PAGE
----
Families of Victims Often Left Wondering

By Cheryl W. Thompson
Washington Post Staff Writer
Monday, December 4, 2000

For seven years, Warren Roberts has wondered who killed his nephew, Pernell Roberts, in a drive-by shooting in the 4200 block of First Street SE.

Roberts hasn't heard from D.C. police detectives since he identified the 31-year-old's body at the morgue. He didn't know the U.S. attorney's office declined to issue an arrest warrant for a suspect six weeks after the slaying because they had only one eyewitness. He didn't know that the case then sat uninvestigated for four years. And he didn't know that police closed the case administratively in March 1998 after a homicide task force reinvestigated it and found that one of the suspects was dead. The others involved were never charged with the crime, according to police records.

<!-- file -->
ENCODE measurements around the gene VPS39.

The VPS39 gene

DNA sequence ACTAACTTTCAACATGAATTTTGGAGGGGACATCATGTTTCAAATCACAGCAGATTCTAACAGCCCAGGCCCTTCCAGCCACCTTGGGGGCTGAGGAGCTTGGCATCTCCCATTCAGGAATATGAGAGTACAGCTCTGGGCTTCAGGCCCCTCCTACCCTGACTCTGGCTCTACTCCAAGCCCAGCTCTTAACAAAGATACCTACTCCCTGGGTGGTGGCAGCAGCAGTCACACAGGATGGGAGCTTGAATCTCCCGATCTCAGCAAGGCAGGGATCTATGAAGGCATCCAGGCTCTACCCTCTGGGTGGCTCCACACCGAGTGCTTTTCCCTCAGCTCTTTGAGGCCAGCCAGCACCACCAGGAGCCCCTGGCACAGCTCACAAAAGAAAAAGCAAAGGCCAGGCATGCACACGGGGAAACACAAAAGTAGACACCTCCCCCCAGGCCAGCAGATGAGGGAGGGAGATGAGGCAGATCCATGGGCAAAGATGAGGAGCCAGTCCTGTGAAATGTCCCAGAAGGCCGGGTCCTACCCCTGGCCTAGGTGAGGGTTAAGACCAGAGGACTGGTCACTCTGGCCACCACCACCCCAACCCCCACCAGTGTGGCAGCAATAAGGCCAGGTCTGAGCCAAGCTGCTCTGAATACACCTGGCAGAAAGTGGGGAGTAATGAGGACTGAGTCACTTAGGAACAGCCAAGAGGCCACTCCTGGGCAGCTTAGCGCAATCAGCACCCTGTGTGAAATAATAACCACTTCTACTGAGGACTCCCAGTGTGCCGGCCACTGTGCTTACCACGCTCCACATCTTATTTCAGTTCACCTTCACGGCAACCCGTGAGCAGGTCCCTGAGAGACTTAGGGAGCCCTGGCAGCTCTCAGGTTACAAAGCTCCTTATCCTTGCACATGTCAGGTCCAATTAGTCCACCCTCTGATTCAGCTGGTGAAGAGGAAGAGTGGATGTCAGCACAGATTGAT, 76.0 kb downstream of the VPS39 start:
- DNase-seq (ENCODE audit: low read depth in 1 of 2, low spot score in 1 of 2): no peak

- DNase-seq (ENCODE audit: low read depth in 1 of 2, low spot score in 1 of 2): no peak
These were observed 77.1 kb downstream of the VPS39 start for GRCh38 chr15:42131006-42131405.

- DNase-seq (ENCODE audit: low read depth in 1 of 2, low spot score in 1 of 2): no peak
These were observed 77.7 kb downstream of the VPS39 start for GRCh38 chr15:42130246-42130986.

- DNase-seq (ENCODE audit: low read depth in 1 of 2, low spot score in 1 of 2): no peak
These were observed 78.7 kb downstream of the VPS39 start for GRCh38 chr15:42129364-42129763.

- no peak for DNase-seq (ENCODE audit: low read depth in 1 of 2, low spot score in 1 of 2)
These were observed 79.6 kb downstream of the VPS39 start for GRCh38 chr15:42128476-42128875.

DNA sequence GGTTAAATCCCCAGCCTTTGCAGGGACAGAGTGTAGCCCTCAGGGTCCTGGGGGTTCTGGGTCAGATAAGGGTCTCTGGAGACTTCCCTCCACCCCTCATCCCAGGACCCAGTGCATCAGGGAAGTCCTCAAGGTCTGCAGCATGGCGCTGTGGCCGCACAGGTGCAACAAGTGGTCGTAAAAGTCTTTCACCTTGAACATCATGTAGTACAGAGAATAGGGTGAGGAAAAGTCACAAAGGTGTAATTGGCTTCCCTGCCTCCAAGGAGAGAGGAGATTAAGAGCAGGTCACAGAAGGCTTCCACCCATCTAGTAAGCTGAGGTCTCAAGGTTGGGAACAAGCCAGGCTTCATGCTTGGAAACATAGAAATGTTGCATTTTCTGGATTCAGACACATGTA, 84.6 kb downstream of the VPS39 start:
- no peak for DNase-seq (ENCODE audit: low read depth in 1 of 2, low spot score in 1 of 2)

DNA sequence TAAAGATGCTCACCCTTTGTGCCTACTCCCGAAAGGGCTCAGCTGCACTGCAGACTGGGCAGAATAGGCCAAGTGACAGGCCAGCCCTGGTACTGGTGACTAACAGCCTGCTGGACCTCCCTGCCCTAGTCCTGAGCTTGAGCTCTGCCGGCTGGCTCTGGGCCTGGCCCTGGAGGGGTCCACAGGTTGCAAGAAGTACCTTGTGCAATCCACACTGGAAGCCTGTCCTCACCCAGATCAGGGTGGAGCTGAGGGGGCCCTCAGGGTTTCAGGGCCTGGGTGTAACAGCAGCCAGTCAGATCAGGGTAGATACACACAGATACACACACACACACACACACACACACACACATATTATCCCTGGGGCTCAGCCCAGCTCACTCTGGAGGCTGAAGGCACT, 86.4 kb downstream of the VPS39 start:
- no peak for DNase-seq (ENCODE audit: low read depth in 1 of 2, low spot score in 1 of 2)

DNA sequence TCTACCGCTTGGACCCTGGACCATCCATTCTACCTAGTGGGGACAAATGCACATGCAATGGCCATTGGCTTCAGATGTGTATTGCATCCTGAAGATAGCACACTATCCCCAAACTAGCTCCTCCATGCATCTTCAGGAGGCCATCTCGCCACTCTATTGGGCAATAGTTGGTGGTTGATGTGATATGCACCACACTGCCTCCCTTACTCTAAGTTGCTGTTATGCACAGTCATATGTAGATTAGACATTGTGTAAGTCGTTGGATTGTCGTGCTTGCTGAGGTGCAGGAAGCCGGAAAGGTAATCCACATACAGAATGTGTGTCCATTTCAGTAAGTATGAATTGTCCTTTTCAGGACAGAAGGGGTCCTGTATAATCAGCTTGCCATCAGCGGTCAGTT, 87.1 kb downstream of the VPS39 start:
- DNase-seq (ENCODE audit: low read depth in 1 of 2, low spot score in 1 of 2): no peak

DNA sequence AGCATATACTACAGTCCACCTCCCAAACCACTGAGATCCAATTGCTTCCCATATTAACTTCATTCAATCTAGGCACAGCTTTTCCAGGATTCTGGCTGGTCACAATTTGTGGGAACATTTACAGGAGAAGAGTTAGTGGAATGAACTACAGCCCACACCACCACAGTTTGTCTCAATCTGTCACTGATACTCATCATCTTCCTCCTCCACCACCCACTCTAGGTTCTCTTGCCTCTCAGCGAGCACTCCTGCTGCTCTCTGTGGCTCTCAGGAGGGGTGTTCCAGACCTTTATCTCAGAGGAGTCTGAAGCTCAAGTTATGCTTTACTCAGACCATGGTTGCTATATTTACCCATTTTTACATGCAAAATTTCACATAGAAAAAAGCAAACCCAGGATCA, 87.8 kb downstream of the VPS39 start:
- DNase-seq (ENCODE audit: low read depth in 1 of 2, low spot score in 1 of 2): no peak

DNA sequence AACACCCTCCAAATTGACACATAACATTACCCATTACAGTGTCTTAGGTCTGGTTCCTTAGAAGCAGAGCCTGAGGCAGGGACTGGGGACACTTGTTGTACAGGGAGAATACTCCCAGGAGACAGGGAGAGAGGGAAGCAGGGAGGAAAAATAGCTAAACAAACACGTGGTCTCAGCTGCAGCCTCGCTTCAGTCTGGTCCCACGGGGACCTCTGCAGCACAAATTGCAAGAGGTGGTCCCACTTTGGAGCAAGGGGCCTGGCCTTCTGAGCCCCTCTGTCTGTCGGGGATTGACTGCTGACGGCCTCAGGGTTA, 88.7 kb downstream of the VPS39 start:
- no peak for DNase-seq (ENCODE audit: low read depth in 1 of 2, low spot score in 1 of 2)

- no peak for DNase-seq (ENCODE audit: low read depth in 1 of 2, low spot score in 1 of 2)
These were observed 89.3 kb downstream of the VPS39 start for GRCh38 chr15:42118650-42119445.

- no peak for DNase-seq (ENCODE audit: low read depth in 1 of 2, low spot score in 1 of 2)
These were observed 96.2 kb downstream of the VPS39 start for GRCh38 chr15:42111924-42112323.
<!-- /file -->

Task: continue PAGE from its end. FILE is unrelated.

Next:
"I never heard anything about the case," a weeping Roberts said as he clutched a photo of his favorite nephew. "They should have called me."

When D.C. police close cases administratively without arrests, the relatives of victims sometimes sit by wondering what happened.

Jack Mims's younger brother, Lenwood, was fatally beaten with an iron rod and kicked and stomped in the head in April 1998 in the 600 block of Gallatin Street NE. The case was closed administratively after Mims's friend fatally shot the man who beat Mims.

Mims said detectives never returned his repeated telephone calls.

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